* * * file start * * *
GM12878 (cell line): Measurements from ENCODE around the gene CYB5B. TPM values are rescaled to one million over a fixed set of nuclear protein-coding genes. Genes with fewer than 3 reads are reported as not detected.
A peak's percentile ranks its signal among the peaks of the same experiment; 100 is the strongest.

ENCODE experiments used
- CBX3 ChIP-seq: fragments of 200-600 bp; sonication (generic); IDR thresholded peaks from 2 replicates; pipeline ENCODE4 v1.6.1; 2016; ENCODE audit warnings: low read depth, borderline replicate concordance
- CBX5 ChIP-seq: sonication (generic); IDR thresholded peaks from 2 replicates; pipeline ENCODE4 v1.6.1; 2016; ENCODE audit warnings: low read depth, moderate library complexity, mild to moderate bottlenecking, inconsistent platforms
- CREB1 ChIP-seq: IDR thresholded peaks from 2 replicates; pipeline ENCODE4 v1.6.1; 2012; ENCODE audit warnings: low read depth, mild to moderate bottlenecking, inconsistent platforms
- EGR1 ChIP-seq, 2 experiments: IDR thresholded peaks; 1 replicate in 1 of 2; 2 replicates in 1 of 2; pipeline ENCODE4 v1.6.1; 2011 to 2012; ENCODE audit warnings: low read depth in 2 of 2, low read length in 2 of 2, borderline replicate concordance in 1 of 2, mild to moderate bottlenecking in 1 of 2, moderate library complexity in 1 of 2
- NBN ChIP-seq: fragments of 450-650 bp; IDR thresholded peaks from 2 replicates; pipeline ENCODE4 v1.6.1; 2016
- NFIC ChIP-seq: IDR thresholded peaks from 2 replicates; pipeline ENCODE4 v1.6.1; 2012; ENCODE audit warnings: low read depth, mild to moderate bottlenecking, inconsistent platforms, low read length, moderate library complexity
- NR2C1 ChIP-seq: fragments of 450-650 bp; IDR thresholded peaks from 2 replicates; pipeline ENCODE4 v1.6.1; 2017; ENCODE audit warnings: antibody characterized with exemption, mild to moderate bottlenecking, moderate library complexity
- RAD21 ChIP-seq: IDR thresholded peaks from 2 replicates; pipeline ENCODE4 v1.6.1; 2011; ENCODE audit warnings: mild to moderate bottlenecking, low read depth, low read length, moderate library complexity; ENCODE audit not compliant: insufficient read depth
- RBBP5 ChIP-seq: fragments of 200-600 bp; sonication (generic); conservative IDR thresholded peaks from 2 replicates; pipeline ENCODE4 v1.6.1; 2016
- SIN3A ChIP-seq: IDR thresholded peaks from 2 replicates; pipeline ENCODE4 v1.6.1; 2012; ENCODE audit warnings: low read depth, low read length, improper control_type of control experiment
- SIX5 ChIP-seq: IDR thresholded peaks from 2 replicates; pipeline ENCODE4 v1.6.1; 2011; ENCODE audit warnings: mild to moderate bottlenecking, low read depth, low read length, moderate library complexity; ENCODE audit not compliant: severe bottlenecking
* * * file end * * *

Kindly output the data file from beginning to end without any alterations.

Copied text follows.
GM12878 (cell line): Measurements from ENCODE around the gene CYB5B. TPM values are rescaled to one million over a fixed set of nuclear protein-coding genes. Genes with fewer than 3 reads are reported as not detected.
A peak's percentile ranks its signal among the peaks of the same experiment; 100 is the strongest.

ENCODE experiments used
- CBX3 ChIP-seq: fragments of 200-600 bp; sonication (generic); IDR thresholded peaks from 2 replicates; pipeline ENCODE4 v1.6.1; 2016; ENCODE audit warnings: low read depth, borderline replicate concordance
- CBX5 ChIP-seq: sonication (generic); IDR thresholded peaks from 2 replicates; pipeline ENCODE4 v1.6.1; 2016; ENCODE audit warnings: low read depth, moderate library complexity, mild to moderate bottlenecking, inconsistent platforms
- CREB1 ChIP-seq: IDR thresholded peaks from 2 replicates; pipeline ENCODE4 v1.6.1; 2012; ENCODE audit warnings: low read depth, mild to moderate bottlenecking, inconsistent platforms
- EGR1 ChIP-seq, 2 experiments: IDR thresholded peaks; 1 replicate in 1 of 2; 2 replicates in 1 of 2; pipeline ENCODE4 v1.6.1; 2011 to 2012; ENCODE audit warnings: low read depth in 2 of 2, low read length in 2 of 2, borderline replicate concordance in 1 of 2, mild to moderate bottlenecking in 1 of 2, moderate library complexity in 1 of 2
- NBN ChIP-seq: fragments of 450-650 bp; IDR thresholded peaks from 2 replicates; pipeline ENCODE4 v1.6.1; 2016
- NFIC ChIP-seq: IDR thresholded peaks from 2 replicates; pipeline ENCODE4 v1.6.1; 2012; ENCODE audit warnings: low read depth, mild to moderate bottlenecking, inconsistent platforms, low read length, moderate library complexity
- NR2C1 ChIP-seq: fragments of 450-650 bp; IDR thresholded peaks from 2 replicates; pipeline ENCODE4 v1.6.1; 2017; ENCODE audit warnings: antibody characterized with exemption, mild to moderate bottlenecking, moderate library complexity
- RAD21 ChIP-seq: IDR thresholded peaks from 2 replicates; pipeline ENCODE4 v1.6.1; 2011; ENCODE audit warnings: mild to moderate bottlenecking, low read depth, low read length, moderate library complexity; ENCODE audit not compliant: insufficient read depth
- RBBP5 ChIP-seq: fragments of 200-600 bp; sonication (generic); conservative IDR thresholded peaks from 2 replicates; pipeline ENCODE4 v1.6.1; 2016
- SIN3A ChIP-seq: IDR thresholded peaks from 2 replicates; pipeline ENCODE4 v1.6.1; 2012; ENCODE audit warnings: low read depth, low read length, improper control_type of control experiment
- SIX5 ChIP-seq: IDR thresholded peaks from 2 replicates; pipeline ENCODE4 v1.6.1; 2011; ENCODE audit warnings: mild to moderate bottlenecking, low read depth, low read length, moderate library complexity; ENCODE audit not compliant: severe bottlenecking